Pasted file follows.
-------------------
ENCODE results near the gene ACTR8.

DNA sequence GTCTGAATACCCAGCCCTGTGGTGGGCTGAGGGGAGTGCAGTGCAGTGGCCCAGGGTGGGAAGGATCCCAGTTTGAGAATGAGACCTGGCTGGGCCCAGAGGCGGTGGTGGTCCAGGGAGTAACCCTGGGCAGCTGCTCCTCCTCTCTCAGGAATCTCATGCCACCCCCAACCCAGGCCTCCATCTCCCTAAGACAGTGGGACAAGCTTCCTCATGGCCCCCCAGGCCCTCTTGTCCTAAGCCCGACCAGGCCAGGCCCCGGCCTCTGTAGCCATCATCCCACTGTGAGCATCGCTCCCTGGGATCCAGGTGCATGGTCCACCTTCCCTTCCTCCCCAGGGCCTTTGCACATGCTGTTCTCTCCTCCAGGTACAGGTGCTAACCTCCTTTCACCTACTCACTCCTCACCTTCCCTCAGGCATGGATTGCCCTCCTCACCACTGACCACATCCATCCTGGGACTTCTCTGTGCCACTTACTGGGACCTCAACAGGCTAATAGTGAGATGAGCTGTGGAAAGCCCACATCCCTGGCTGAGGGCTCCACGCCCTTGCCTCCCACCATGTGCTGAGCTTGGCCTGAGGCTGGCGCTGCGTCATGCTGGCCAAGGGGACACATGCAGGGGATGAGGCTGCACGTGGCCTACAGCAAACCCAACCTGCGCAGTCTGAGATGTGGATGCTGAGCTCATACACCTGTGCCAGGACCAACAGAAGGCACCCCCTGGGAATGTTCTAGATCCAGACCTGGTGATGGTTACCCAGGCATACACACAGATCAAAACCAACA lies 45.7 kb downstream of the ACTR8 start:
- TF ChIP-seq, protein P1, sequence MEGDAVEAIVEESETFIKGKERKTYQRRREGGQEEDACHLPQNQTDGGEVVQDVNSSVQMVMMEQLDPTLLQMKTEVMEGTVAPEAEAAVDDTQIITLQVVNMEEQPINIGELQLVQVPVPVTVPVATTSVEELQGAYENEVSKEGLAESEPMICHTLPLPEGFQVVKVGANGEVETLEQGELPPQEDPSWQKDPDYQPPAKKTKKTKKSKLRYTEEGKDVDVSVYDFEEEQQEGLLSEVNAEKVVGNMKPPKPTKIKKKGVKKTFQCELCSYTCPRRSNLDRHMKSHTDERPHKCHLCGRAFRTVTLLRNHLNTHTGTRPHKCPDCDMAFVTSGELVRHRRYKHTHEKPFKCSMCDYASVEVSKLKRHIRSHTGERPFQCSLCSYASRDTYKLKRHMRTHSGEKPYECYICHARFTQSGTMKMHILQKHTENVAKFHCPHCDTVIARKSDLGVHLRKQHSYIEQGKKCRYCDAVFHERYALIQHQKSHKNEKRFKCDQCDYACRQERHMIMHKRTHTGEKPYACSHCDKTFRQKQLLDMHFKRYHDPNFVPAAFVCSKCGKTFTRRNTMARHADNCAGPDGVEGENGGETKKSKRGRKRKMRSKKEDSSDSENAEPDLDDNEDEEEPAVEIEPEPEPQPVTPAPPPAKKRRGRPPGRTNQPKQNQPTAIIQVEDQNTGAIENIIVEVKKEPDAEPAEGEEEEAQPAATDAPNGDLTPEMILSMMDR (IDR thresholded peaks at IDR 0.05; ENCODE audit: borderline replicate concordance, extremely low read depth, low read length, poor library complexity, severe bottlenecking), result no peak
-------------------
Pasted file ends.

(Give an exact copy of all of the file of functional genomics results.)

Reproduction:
ENCODE results near the gene ACTR8.

DNA sequence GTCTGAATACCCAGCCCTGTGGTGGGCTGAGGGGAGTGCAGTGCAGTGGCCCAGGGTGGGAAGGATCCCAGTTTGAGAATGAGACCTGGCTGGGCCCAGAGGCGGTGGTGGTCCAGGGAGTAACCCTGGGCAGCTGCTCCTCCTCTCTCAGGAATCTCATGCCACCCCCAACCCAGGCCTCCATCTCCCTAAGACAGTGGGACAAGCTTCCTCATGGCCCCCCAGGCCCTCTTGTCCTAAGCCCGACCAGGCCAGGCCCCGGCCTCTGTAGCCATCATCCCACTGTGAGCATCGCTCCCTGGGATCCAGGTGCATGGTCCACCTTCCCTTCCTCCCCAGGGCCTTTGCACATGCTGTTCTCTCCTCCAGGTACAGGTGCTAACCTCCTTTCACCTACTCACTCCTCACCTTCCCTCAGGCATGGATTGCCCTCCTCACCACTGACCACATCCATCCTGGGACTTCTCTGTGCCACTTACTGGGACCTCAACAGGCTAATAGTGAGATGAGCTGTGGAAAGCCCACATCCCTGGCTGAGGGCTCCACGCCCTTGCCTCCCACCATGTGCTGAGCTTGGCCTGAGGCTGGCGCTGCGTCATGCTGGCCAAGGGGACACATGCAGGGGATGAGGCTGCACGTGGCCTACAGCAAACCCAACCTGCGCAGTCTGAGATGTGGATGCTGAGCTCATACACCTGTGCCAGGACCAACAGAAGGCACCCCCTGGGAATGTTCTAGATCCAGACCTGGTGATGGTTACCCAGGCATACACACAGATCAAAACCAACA lies 45.7 kb downstream of the ACTR8 start:
- TF ChIP-seq, protein P1, sequence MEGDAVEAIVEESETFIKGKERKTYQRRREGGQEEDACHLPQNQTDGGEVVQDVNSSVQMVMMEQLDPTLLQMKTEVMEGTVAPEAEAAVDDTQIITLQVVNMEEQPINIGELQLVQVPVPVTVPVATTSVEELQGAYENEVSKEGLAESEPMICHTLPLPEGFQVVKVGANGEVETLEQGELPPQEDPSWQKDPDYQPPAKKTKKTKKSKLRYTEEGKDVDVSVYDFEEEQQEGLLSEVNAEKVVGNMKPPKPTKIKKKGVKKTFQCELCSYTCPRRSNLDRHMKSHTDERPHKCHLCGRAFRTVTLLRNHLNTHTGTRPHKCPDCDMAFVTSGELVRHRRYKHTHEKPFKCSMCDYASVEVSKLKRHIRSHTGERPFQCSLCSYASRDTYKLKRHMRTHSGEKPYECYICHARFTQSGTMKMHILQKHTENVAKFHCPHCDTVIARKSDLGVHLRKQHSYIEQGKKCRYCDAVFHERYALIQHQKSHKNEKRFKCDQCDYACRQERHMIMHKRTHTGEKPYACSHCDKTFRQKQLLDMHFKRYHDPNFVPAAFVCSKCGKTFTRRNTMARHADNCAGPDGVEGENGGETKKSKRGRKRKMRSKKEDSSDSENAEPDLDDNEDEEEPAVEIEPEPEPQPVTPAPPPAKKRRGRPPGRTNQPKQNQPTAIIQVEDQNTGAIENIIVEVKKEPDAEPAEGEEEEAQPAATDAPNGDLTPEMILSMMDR (IDR thresholded peaks at IDR 0.05; ENCODE audit: borderline replicate concordance, extremely low read depth, low read length, poor library complexity, severe bottlenecking), result no peak